In this NAT lab, we will perform dynamic NAT configuration in packet tracer. Please check step by step process of enabling NAT with PAT.

Dynamic Nat works well in a large network where one public IP is not sufficient to fulfill the requirement of an organization. In Dynamic Nat, we can create a pool of public IP addresses that will be used for the NAT translations.

Large organizations can have thousands of devices that require access to the public network like the internet but just having one public IP address cannot fulfill the requirement of all the devices as users may generate too many requests at the same time, which cannot be fulfilled with single IP address even using PAT.

Dynamic Nat is the same as static Nat – the only difference is that Dynamic Nat uses a pool of public IP addresses for the Nat translation. And the IP addresses from the pool are dynamically selected for the translation.

Dynamic Nat allows organizations with a huge number of network devices to access the internet without any congestion issue and devices will perform smoothly as devices will be selecting a random public IP address from the pool to communicate with the outer network.

One best example of dynamic NAT is our home router, our ISP only gives 1 public IP but when we use a router, we can access the internet on multiple devices. This is only possible when our router performs network address translation and assigns private IP addresses to the internal network but when our device communicates with the internet, it translates our private address to a public address.

Normally, we do not configure our home router with NAT because it is already configured by the manufactures as that is the sole purpose of the home router and users do not have any technical knowledge, so they want ready to use device that can be used to share the internet connection between multiple users.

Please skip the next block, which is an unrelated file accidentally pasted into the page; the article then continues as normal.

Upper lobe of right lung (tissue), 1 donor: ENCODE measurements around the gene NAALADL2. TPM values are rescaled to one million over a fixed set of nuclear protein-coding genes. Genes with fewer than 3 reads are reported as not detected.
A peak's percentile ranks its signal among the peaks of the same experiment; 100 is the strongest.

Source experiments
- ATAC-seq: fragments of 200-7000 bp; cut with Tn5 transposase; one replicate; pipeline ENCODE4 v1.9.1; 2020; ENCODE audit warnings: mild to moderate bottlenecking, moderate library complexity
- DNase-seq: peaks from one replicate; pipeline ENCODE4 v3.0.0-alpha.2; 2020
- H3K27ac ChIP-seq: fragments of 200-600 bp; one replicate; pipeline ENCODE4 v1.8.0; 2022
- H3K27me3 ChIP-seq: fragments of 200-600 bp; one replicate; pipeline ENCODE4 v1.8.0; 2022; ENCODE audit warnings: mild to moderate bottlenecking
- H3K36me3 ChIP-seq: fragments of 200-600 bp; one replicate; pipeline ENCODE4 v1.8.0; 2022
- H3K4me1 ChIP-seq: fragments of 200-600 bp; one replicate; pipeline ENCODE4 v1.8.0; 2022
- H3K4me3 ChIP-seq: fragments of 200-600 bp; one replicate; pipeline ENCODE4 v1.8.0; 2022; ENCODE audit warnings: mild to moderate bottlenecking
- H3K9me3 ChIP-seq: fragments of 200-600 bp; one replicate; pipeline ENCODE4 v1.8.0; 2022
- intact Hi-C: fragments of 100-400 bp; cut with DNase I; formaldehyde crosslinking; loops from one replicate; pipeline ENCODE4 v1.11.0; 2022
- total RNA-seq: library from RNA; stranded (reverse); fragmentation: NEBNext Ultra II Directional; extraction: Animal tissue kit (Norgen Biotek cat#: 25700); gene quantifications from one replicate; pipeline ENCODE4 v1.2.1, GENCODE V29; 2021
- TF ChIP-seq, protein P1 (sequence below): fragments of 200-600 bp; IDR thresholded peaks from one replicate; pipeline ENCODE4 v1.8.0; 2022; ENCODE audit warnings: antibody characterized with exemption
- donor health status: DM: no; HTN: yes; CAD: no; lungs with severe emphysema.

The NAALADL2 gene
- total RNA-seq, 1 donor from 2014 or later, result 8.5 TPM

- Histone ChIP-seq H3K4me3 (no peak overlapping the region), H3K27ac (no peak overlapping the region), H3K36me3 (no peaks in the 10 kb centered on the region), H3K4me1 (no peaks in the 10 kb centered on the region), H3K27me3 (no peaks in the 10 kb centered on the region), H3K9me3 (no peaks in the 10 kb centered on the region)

We have to label the router interface with IP Nat inside and IP Nat outside, and create an access list to permit a range of IPs to be translated. Then, we have to create a pool of public IP addresses, which are given by the ISP. And finally, we have to allow the private IPs to be translated dynamically with the pool of public IP addresses. To enable Pat with the Dynamic Nat, we have to use ‘overload’ at the end.


Dynamic NAT configuration commands


Lab Tasks

1. label the interfaces
2. create a access list to allow network to be translated
3. create a pool of public IP addresses from to
4. Enable NAT with PAT

Lab Configuration

 Task 1

Router(config)#interface fastethernet 0/0

Router(config)#ip nat inside

Router(config)#interface fastethernet 0/1

Router(config)#ip nat outside

Task 2

Router(config)#access-list 1 permit

Task 3

Router(config)#ip nat pool public-ips netmask

Task 4

Router(config)#ip nat inside source list 1 pool public-ips overload